Finland has a population of 5.4 million, roughly the same as what Singapore has. And that’s pretty much where the similarities between these two countries end.
Because the quality of education between these two countries cannot be any further apart.
Tuition is virtually unheard of, homework is rarer than precious metal and exams are conducted only when it is really required — maybe three times in one lifetime.
Sounds wonderful, right?
Therefore, here are 18 other reasons Finland is leading Singapore and the rest of the world in terms of education by about a mile — give and take, a few light years.
1. Pre-school teachers in Finland are required to have a basic three-year degree and many hold master’s degrees.
In Singapore, if you’re a woman without a criminal record, you’re pretty much getting the job.
2. The teacher-student ratio for pupils between three and six years old is 1:7.
This is virtually unheard of in Singapore.
3. Finland operates 24-hour childcare centres catering to parents who might be stewardesses, policemen and nurses.
Singapore operates 24-hour kopitiams.
4. Teachers of primary and secondary schools study for five years up to master’s level.
In Singapore, 19-year-olds do relief teaching in secondary schools.
5. Finnish pre-schools for three to seven-year-olds are focused on play. A play-based curriculum stimulates creative development and a curiosity for learning.
Singaporean parents try to make their 6-month-old infants read.
6. By law, Finnish children under the age of seven have a right to attend childcare regardless of family income or parental employment.
In Singapore, the law is used to deter criminals.
7. The top 10 percent of students to graduate from Finnish high school will pick teaching over law. It would be a miracle if we found 10 people in Singapore who did that.
8. This year alone, 2,000 applied for 100 spots in the primary school teacher-education programme in one Finnish institution.
This statistic sounds like the number of applicants for NUS Medicine.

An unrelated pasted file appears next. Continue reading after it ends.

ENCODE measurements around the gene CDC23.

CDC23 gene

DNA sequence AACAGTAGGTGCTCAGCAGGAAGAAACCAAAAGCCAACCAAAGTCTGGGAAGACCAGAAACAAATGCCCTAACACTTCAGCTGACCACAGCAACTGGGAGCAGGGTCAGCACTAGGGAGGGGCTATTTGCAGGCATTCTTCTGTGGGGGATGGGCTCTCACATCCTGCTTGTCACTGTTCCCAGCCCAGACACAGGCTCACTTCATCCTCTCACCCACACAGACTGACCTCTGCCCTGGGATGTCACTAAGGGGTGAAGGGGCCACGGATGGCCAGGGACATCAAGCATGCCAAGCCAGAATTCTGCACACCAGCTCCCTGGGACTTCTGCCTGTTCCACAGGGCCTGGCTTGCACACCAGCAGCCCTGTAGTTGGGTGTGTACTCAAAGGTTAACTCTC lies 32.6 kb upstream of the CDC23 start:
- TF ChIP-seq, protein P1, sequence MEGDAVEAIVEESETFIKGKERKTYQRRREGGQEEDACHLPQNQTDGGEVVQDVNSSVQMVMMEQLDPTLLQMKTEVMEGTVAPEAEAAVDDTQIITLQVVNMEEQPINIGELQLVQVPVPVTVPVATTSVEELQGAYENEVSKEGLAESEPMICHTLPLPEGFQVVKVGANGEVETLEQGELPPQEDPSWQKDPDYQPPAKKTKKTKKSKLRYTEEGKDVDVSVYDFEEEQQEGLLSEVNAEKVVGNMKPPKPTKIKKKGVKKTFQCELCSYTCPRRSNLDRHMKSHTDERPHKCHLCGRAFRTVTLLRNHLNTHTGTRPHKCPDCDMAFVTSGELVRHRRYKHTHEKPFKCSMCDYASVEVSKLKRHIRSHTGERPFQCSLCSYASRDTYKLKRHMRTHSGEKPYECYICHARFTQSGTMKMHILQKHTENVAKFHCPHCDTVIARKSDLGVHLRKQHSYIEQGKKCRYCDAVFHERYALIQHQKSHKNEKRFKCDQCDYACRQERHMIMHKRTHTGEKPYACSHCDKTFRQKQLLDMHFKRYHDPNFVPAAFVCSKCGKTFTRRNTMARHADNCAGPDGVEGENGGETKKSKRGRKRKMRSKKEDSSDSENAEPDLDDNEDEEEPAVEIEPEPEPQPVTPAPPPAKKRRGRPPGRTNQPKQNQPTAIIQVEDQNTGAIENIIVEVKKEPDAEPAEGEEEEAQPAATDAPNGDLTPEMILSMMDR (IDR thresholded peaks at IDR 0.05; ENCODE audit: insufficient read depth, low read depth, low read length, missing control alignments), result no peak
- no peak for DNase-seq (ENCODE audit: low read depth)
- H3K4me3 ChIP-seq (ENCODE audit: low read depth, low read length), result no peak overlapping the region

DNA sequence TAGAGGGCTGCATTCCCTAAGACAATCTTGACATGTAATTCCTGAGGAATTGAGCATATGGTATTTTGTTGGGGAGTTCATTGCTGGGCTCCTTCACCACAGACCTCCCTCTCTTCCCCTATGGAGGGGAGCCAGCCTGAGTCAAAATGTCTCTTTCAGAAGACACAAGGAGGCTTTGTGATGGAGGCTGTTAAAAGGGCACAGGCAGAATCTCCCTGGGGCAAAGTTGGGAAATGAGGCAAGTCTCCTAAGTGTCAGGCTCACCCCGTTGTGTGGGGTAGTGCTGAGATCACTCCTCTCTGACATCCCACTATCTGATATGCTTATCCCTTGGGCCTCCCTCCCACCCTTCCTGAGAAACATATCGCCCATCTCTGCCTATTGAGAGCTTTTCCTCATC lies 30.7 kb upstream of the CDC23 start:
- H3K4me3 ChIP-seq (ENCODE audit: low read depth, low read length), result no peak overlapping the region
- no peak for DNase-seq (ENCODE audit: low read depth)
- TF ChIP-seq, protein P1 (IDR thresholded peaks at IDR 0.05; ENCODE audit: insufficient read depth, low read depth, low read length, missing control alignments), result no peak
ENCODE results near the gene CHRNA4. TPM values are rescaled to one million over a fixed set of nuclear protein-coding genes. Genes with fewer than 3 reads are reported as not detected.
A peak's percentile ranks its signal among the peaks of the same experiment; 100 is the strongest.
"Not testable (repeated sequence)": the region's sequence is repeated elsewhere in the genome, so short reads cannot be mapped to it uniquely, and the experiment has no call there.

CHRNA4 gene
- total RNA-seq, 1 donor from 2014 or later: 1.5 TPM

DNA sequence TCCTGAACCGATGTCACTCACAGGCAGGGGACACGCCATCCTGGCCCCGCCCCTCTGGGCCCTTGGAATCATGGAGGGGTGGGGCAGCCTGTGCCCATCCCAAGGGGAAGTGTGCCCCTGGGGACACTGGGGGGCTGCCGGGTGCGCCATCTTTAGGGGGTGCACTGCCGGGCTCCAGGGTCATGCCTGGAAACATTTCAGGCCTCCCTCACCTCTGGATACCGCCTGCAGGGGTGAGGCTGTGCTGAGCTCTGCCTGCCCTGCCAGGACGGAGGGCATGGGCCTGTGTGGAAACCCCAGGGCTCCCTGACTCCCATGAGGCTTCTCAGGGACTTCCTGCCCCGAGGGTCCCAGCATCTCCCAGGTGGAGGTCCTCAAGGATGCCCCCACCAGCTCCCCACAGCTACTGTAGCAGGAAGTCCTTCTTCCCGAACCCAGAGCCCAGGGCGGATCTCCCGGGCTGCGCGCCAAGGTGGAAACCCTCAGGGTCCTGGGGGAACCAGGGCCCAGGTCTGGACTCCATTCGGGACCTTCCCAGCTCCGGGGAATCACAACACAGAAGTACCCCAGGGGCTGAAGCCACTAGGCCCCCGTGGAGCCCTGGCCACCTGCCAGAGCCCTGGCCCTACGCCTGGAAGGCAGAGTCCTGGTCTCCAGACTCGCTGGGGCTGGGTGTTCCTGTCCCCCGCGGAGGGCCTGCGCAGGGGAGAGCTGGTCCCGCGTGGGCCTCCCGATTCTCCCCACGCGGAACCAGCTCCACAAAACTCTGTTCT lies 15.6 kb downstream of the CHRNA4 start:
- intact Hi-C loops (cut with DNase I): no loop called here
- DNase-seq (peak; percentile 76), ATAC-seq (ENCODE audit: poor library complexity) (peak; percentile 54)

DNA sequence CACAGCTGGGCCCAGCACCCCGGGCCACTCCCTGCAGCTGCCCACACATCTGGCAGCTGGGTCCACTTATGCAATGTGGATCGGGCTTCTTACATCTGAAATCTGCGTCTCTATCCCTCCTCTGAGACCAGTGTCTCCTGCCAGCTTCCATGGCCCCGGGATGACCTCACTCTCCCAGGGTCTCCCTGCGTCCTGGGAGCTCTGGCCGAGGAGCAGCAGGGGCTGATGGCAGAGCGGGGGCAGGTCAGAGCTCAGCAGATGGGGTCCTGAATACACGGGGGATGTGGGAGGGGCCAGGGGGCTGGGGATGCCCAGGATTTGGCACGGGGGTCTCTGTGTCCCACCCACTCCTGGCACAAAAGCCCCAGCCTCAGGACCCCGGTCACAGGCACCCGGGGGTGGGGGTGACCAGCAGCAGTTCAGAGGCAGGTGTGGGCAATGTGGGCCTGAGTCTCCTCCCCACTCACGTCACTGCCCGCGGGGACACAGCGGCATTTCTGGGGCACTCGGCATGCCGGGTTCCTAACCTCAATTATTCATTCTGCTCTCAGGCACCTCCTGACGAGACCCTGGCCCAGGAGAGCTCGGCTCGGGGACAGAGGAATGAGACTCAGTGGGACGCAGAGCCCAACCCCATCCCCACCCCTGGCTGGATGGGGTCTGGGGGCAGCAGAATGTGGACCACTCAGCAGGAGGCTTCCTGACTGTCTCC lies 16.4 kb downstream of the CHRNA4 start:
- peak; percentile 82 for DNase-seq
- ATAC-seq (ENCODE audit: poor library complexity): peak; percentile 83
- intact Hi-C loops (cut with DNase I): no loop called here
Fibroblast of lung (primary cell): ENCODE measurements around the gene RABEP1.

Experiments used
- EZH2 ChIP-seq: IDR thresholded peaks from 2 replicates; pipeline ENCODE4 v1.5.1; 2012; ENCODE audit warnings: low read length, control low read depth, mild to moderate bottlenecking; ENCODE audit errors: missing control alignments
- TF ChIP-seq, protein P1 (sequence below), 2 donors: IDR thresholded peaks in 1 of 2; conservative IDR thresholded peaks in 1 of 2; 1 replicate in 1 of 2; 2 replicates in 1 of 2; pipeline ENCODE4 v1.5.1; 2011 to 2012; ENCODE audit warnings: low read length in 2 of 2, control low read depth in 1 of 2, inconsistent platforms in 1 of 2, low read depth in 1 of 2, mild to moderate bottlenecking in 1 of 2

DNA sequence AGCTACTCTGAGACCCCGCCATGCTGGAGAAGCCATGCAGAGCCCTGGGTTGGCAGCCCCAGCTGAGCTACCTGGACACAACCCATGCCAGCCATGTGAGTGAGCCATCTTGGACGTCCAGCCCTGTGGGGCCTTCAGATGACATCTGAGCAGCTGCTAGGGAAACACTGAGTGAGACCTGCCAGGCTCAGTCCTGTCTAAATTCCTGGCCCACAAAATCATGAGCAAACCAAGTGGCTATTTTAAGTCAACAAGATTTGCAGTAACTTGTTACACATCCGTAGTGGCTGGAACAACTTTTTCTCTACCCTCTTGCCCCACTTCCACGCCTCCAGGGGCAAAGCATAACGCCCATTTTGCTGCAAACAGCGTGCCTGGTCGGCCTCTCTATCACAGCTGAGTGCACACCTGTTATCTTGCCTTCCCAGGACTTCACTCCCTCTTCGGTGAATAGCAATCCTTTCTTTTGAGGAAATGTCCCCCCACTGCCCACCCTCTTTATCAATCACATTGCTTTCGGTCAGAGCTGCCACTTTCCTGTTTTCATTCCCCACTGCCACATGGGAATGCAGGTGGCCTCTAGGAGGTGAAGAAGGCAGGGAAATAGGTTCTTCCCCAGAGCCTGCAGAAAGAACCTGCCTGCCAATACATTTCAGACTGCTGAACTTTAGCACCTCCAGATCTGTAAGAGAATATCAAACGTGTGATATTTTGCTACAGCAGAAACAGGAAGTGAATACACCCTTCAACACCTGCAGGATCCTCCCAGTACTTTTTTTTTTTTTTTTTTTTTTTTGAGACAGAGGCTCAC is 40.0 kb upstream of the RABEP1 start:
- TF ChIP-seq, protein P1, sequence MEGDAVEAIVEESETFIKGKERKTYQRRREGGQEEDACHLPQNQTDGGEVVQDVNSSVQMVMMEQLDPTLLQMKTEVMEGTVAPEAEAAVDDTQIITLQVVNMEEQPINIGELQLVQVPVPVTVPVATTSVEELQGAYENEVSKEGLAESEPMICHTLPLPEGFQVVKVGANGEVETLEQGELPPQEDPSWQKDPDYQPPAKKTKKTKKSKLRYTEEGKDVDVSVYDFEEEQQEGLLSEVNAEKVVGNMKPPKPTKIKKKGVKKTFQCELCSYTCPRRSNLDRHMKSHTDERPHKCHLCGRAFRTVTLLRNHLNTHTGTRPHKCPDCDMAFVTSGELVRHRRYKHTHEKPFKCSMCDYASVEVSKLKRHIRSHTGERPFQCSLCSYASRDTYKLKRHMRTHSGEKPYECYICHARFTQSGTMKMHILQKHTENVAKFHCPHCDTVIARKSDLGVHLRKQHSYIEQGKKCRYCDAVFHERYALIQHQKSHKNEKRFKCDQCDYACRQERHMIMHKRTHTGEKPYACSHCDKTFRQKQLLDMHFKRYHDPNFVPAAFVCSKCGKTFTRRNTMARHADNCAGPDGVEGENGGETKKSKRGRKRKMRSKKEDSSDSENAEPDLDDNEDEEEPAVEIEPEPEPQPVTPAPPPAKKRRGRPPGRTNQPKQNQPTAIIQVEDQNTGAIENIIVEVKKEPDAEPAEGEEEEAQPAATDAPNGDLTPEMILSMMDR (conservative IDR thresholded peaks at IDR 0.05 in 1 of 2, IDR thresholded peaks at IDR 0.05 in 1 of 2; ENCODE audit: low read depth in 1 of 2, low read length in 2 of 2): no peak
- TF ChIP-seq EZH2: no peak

9. There is no yearly appraisal or grading of a teacher’s performance, due to the rigorous training teachers have undergone in Finland.
In Singapore, most teachers get a C, while scholar teachers tend to get a B. True story.
10. Finnish primary school teachers make an average of US$30,500 (S$38,300) a year.
Male teachers get this pay because they served NS. Female teachers, tough luck.
11. Finnish schools are all equal — every school is a good school.
In Singapore, Raffles Institution is the best school.
12. In Finland, government spending on education makes up 6.8 percent of gross domestic product. Education is free from pre-school to university level.
If you’re going to university in Singapore, get a bank loan.
13. Education reforms in the 1970s scrapped private schools and schools become publicly funded.
Nope, not in Singapore.
14. Finnish children were ranked among the top performers in mathematics, science and literacy in the first Pisa (Programme for International Student Assessment) studies in 2000 and the second in 2003.
The study compares 15-year-olds in reading, mathematics and science.
We need tuition to get the same results.
15. Streaming of Finnish students occur only at age 16.
Streaming of children in Singapore used to begin as early as 9 years old in the past.
16. Classes have an average of 25 students in Finland.
Classes have an average of 40 students in Singapore.
17. Finnish teachers design their own lessons and assess students based on tests designed by themselves.
Teachers in Singapore design lessons for teachers, who then assess students based on whatever energy they might have left after dealing with CCAs, HOD meetings, marking, remedial classes etc.
18. Finland has a strong reading culture. The Finns borrow more books from the library than any nationality in the world.
Singaporeans like to watch movies on their smartphones.